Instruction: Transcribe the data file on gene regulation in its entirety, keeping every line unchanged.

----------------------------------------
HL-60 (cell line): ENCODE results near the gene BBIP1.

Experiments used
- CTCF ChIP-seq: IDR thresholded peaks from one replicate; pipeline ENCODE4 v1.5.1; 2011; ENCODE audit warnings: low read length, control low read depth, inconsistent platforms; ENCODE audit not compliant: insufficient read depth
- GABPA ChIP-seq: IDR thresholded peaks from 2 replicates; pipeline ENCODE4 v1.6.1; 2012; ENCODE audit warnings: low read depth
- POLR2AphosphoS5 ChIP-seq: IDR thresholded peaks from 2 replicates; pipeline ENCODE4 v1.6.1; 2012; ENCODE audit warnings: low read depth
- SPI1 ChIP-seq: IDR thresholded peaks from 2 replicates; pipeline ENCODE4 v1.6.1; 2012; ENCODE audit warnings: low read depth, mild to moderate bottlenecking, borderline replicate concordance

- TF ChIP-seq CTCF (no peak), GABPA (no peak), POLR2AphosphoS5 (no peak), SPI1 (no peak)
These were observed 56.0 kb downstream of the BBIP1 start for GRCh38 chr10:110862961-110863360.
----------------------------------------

HL-60 (cell line): ENCODE results near the gene BBIP1.

Experiments used
- CTCF ChIP-seq: IDR thresholded peaks from one replicate; pipeline ENCODE4 v1.5.1; 2011; ENCODE audit warnings: low read length, control low read depth, inconsistent platforms; ENCODE audit not compliant: insufficient read depth
- GABPA ChIP-seq: IDR thresholded peaks from 2 replicates; pipeline ENCODE4 v1.6.1; 2012; ENCODE audit warnings: low read depth
- POLR2AphosphoS5 ChIP-seq: IDR thresholded peaks from 2 replicates; pipeline ENCODE4 v1.6.1; 2012; ENCODE audit warnings: low read depth
- SPI1 ChIP-seq: IDR thresholded peaks from 2 replicates; pipeline ENCODE4 v1.6.1; 2012; ENCODE audit warnings: low read depth, mild to moderate bottlenecking, borderline replicate concordance

- TF ChIP-seq CTCF (no peak), GABPA (no peak), POLR2AphosphoS5 (no peak), SPI1 (no peak)
These were observed 56.0 kb downstream of the BBIP1 start for GRCh38 chr10:110862961-110863360.